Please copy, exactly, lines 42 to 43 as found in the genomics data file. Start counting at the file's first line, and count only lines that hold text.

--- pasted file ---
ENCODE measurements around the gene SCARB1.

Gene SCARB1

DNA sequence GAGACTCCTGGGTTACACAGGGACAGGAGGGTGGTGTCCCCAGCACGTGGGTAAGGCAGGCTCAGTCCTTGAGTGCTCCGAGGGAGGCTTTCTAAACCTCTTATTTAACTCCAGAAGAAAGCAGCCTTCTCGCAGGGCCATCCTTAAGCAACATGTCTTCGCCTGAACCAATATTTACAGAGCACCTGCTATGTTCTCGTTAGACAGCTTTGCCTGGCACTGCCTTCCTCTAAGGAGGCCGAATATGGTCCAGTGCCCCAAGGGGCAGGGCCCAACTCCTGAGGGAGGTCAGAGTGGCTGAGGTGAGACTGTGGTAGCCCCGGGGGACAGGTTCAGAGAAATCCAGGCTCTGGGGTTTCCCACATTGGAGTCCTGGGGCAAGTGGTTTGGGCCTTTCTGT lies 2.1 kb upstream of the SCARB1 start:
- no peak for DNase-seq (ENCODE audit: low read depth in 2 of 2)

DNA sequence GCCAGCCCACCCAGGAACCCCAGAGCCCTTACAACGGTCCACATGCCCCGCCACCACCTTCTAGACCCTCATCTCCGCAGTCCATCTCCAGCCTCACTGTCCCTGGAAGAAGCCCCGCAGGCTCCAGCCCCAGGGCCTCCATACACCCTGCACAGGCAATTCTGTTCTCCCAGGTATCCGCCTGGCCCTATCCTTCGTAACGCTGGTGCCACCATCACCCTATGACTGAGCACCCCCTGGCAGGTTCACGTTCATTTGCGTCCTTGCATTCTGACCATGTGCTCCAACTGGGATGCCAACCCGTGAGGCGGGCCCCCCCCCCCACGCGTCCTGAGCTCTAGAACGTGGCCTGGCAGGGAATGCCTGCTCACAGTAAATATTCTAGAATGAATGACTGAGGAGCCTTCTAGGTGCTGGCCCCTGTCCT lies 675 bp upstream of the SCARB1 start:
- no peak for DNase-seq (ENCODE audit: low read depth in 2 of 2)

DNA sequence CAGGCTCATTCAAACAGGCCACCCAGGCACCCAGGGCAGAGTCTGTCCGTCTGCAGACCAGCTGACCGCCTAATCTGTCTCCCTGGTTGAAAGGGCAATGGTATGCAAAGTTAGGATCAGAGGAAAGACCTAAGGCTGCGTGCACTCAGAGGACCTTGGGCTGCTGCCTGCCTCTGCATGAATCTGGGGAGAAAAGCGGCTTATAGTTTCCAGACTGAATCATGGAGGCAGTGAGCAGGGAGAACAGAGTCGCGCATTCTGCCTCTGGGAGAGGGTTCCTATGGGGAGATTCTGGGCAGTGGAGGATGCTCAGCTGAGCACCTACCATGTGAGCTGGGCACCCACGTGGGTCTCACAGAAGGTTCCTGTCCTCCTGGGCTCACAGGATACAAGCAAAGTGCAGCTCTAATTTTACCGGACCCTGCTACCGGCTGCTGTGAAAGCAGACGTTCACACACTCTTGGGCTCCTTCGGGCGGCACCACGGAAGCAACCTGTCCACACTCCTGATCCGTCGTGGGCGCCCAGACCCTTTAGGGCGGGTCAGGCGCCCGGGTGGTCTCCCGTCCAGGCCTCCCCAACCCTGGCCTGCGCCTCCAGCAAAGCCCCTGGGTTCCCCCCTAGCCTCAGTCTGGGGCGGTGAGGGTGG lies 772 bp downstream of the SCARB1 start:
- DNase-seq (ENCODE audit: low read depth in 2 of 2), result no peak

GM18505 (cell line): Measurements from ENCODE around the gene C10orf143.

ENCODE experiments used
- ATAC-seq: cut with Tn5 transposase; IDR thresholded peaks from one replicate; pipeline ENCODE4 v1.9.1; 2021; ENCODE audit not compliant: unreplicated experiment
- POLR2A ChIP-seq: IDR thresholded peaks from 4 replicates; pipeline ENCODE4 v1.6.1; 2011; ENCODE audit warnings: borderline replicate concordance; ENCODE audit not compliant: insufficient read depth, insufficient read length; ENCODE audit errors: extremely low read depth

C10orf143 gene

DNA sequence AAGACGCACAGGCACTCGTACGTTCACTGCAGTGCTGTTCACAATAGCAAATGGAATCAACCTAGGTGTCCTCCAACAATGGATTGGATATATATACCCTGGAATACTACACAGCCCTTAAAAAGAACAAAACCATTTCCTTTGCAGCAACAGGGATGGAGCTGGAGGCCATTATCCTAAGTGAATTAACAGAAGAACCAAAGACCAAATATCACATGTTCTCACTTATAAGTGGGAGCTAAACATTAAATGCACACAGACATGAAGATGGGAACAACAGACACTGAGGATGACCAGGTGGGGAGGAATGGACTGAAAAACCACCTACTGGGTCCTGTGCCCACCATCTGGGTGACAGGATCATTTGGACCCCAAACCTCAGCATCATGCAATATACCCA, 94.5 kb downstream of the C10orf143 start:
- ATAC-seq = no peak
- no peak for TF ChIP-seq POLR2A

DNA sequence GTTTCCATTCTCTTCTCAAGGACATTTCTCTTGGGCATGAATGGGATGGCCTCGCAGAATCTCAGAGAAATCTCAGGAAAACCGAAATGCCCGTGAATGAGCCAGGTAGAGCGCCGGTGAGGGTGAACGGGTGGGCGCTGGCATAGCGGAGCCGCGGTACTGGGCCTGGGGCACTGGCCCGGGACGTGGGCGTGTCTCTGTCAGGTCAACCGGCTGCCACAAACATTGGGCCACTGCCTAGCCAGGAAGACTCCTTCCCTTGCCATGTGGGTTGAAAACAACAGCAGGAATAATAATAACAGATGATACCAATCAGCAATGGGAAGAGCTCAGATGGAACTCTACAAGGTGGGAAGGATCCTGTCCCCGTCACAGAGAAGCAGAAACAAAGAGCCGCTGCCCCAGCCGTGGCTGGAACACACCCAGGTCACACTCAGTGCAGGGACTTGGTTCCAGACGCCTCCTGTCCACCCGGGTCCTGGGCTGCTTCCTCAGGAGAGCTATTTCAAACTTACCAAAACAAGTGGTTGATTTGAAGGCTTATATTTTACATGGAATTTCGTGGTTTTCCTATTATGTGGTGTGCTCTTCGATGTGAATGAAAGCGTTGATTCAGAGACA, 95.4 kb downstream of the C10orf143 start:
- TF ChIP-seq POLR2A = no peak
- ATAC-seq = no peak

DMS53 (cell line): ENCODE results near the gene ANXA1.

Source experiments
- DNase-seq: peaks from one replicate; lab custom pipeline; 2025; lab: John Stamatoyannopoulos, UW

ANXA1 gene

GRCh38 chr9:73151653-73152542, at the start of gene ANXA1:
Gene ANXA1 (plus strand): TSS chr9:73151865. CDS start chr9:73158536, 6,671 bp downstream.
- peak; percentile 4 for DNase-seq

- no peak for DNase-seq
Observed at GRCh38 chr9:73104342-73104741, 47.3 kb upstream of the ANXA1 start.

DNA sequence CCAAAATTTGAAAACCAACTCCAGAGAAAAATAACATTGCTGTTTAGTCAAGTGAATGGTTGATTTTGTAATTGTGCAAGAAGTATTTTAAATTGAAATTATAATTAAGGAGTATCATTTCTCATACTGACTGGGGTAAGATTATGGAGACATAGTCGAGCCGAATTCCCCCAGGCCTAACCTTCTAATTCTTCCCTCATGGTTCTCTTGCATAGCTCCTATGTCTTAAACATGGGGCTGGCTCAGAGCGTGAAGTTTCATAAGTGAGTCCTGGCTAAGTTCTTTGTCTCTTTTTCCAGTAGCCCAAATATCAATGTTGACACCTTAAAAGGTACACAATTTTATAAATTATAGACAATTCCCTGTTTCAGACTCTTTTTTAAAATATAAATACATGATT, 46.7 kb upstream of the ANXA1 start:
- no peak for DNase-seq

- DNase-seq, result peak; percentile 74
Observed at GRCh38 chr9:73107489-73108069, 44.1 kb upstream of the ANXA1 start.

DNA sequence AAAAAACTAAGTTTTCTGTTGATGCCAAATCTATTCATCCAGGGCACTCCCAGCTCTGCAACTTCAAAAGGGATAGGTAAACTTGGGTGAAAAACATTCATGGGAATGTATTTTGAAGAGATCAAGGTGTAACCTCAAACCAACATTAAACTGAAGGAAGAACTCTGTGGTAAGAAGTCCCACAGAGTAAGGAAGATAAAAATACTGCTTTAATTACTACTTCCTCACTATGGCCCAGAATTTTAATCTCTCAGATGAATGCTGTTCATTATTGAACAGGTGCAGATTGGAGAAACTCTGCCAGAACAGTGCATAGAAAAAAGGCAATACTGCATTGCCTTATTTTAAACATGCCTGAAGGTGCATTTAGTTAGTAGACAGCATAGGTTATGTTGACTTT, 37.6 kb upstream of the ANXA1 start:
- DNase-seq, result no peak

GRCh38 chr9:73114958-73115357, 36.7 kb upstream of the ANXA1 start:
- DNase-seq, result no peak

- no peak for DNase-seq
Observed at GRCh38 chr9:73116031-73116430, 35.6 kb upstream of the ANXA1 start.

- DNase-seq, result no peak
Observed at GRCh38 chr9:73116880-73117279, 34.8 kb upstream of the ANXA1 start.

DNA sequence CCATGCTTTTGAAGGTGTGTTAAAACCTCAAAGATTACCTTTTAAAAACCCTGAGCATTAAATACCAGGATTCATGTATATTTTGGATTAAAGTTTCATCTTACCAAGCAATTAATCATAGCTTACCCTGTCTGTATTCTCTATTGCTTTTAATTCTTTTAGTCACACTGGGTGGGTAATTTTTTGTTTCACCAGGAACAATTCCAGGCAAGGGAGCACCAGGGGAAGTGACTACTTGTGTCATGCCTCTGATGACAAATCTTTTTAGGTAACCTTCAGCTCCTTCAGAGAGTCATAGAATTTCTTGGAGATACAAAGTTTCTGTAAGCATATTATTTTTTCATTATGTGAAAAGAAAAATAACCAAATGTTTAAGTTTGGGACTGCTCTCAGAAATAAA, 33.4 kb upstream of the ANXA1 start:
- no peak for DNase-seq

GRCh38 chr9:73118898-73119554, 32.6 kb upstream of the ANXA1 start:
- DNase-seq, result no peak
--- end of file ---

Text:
- no peak for DNase-seq

GRCh38 chr9:73118898-73119554, 32.6 kb upstream of the ANXA1 start: